Modern Bari & Bass Saxophone

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3D Printed Mouthpiece review?

4 min read
3D printed Baritone saxophone mouthpiece

Can a mouthpiece 3d printed on a home machine and created from a file found on the internet actually be playable? The short answer is a remarkable, maybe! As you might imagine there are quite a few caveats to print and play sax mouthpieces and I’ll touch on those shortly.

Background:

I’ve been heavily into 3d printing for a few years. From building my own machines to ready to print machines, I’ve been involved in the community. I toyed with the idea of 3D printing a sax mouthpiece but my design skill limitations made that an unlikely possibility unless someone else made the design. then a few years ago i learned of students at the TU Delft were using acoustic principles, 3D printing and professional saxophonists to test designs. I was enamored that this was being pursued in a serious and researched way. I suspect that it was some of these students that would go on to form the saxophone mouthpiece company SYOS.

After a few years I had forgotten about 3D printing a mouthpiece until Mark at 10MFan mouthpieces released his then new models Robusto and Merlot as 3D printed versions. They were made of a metal rich material and quite heavy. The were hand finished by Eric Falcon.  I purchased 1 of each the instant he said I could. They are smooth, heavy and play precisely like their machined from hard rubber cousins. This drove me back to the search for a 3D printable baritone mouthpiece and i finally found something that looked like it would work.

Mouthpiece:

S80 C** rendering of 3D printed saxophone mouthpieceFrom first glance this piece should be quite easy to recognize. If you have play classical music in school then this rendering should being back memories of the Creston Sonata. The designer based this design from the Selmer S-80 mouthpiece complete with square chamber.What stood out for me was the facing curve look deliberate and familiar. This means nothing until it’s printed but there are many other mouthpiece designs that have good intention but no knowledge behind them.

I printed the mouthpiece initially in gray PLA plastic which is generally considered safe for use in the mouth.  The printer I used is my genuine Prusa I3 Mk3. This printer is considered on of the best and most advanced printers. It is tuned and produces fantastic results on everything it is tasked with printing. I printed in a low 0.3mm layer height and 20% infill. If these terms don’t make sense i’ll sum them up as layer height refers to the thickness of each layer of plastic that is stacked to make the mouthpiece. The infill refers to how much empty space there is in the walls of the model. In this case a 20% infill mean a 80% hollow interior.

Test print #1:

3D printed Baritone Saxophone mouthpieceThis piece was coarse to the touch because I printed with a really low resolution. When the mouthpiece completed printing and was removed from the plate i remove any lingering plastic detritus that stuck around and then slapped a reed on it. I chose a #3 Rico V5. I found that strength can play on almost any mouthpiece. The designers attention to detail was perfect as the mouthpiece immediately played. The tone was a bit airy as the table to reed seal had many small leaks due to the coarse layer resolution. Despite this it played and responded mostly like the S-80 should. Bolstered by this discovery I set out to print a better version and improve playablilty. The next step will be higher resolution. With high resolution come longer print times.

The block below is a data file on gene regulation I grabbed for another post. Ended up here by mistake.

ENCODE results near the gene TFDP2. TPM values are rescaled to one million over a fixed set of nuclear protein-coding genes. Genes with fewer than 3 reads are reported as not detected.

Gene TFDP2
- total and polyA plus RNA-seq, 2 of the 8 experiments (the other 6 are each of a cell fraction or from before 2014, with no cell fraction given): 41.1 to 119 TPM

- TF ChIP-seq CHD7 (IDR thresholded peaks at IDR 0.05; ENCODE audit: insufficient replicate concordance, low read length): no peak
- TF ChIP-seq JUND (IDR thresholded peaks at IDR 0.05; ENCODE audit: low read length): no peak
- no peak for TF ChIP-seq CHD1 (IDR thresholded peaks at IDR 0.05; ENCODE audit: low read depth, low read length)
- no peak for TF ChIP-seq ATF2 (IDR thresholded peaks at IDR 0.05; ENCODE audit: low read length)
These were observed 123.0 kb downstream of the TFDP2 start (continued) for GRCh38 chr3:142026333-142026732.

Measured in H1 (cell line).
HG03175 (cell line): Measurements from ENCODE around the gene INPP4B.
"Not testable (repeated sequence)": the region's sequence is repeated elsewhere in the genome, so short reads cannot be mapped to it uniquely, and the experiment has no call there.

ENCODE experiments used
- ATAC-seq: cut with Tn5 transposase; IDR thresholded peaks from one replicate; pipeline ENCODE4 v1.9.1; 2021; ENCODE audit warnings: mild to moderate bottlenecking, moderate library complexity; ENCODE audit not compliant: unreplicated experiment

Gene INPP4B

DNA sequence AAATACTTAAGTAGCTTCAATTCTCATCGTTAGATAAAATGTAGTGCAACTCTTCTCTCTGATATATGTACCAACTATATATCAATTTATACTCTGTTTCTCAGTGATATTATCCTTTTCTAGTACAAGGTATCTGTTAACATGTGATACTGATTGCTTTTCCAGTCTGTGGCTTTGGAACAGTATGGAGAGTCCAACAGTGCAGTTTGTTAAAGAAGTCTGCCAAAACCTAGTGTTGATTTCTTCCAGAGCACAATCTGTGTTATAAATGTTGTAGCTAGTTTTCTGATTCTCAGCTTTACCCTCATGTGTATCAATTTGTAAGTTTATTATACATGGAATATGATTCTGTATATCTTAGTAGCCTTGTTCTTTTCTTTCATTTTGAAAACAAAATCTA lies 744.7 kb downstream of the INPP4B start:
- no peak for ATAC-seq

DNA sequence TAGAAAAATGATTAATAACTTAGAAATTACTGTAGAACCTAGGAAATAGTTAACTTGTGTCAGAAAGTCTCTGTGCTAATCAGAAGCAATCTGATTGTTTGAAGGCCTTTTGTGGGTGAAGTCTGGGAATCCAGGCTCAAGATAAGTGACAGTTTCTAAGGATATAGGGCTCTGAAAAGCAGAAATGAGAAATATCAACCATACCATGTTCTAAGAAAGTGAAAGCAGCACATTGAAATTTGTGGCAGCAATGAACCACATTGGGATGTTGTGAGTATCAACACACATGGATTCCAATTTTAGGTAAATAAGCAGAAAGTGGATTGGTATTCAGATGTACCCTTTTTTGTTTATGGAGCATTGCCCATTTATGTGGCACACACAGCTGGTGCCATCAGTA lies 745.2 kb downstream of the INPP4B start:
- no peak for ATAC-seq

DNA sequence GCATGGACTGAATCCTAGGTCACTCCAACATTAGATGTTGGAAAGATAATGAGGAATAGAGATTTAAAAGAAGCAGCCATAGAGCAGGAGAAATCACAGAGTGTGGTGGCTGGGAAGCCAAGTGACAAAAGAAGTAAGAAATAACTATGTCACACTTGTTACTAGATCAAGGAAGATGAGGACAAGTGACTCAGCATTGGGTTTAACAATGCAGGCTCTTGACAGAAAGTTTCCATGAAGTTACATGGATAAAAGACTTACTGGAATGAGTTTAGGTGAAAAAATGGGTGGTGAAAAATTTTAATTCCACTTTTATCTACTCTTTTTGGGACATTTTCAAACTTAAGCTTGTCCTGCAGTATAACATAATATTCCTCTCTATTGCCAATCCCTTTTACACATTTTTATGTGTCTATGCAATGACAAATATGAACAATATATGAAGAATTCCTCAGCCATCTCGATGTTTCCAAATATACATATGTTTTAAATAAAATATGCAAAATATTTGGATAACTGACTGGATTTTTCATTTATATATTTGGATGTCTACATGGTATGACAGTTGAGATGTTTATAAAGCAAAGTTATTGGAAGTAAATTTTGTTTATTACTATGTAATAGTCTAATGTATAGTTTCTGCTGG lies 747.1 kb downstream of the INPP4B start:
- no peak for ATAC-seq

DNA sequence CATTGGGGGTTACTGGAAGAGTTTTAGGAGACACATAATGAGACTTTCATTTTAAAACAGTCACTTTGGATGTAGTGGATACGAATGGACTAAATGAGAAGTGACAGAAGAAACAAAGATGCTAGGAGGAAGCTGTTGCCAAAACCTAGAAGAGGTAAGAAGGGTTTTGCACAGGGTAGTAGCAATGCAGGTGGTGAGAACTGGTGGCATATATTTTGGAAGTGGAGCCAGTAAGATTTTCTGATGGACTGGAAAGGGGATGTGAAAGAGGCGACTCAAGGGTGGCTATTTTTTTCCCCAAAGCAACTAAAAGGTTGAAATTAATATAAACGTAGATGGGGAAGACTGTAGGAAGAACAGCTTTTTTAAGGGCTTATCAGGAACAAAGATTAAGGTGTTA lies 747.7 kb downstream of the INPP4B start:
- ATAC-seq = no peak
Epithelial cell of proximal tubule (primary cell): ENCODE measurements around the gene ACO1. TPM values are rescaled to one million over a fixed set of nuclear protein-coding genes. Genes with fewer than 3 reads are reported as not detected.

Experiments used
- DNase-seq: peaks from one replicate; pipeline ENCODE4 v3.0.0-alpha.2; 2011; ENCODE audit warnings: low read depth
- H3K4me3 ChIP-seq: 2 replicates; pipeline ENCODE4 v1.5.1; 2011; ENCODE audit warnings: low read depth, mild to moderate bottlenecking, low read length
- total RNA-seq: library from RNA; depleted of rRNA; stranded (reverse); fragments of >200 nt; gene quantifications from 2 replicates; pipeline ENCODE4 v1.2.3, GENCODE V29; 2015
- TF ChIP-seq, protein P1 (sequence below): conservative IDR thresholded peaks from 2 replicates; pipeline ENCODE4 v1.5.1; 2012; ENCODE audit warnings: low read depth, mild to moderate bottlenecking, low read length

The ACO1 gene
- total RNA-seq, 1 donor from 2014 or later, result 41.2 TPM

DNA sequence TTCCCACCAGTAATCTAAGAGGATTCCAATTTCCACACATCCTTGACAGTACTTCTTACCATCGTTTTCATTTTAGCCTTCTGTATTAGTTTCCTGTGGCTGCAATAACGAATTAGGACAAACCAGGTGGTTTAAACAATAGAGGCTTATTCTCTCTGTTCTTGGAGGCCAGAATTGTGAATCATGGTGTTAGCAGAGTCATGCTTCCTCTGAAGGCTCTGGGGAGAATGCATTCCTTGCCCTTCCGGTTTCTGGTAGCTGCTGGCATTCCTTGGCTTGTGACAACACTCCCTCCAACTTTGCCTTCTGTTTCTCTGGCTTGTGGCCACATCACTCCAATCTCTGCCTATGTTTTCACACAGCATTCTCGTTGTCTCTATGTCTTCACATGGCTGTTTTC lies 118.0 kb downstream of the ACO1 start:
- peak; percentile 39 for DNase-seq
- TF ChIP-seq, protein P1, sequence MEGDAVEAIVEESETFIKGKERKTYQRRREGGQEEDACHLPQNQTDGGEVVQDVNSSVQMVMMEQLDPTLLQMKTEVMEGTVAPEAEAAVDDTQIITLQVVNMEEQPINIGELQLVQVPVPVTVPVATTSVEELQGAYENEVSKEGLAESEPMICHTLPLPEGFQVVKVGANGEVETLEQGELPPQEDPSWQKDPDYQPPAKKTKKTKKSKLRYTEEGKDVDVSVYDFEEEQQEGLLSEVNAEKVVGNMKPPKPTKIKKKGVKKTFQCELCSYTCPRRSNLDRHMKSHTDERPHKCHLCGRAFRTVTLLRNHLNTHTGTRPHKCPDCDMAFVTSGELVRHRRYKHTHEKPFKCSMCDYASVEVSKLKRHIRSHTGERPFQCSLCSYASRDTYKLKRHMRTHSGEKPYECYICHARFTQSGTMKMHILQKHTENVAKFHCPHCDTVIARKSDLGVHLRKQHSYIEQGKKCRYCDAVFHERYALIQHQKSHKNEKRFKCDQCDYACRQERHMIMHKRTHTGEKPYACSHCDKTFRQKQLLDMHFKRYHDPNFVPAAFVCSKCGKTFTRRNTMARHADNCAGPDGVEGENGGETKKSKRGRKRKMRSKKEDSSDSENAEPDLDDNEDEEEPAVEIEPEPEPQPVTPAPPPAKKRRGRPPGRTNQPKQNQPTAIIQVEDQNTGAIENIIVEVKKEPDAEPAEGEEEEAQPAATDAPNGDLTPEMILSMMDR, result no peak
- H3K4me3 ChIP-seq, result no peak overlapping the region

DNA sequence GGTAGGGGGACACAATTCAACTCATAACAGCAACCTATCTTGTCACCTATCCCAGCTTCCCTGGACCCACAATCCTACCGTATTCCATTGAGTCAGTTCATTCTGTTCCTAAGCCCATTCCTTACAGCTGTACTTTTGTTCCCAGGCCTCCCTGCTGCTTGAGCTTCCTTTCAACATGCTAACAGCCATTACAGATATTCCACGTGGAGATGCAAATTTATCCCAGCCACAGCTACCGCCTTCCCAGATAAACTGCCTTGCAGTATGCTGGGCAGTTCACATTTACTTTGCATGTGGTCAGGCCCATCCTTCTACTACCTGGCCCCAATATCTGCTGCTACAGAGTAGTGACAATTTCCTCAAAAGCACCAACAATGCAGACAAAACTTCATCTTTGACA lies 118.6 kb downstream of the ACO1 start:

Test print #2:

3D Printed Baritone saxophone mouthpiece The original print took about 6 hours to print. The predicted print time for this mouthpiece at the highest resolution the printer can make was around 14 hours. I didn’t want to wait so I choose yet another resolution a bit toward the higher resolution but not quite the finest. 8 hours later i was holding a higher res version of the same piece. This time mouthpiece sounded much better. The finer resolution meant the facing curve and table have much smaller layers visible. The meant that the airy sounds was drastically reduced. The mouthpiece was much closer to the performance of the stock hard rubber S-80. I had no issues with intonation with the piece and it was quite reed friendly. It had the warmth and slight reediness you can get from a slightly too soft reed on a S-80. Over all i was impressed and so was the sax section ahead of rehearsal that evening.

Test print #3:

(FAILED)

 

 

Playability:

Believe it or not these pieces play quite well and I think with a touch up on the facing will play every bit as good as the original. The model creator did a good job modeling this mouthpiece from scratch and with only a digital calipers and ruler from an original piece.

Results:

Could this piece be printed by a band director for his bari players and save a few bucks? Sure, but the band director would need to be able to face this piece or at a minimum clean up printing artifacts. The print does present some unusual challenges but experienced 3D printer users achieve a quality output from even the most modest of printer. I recommend printing this piece using a SLA printer for the highest quality with minimal layer lines.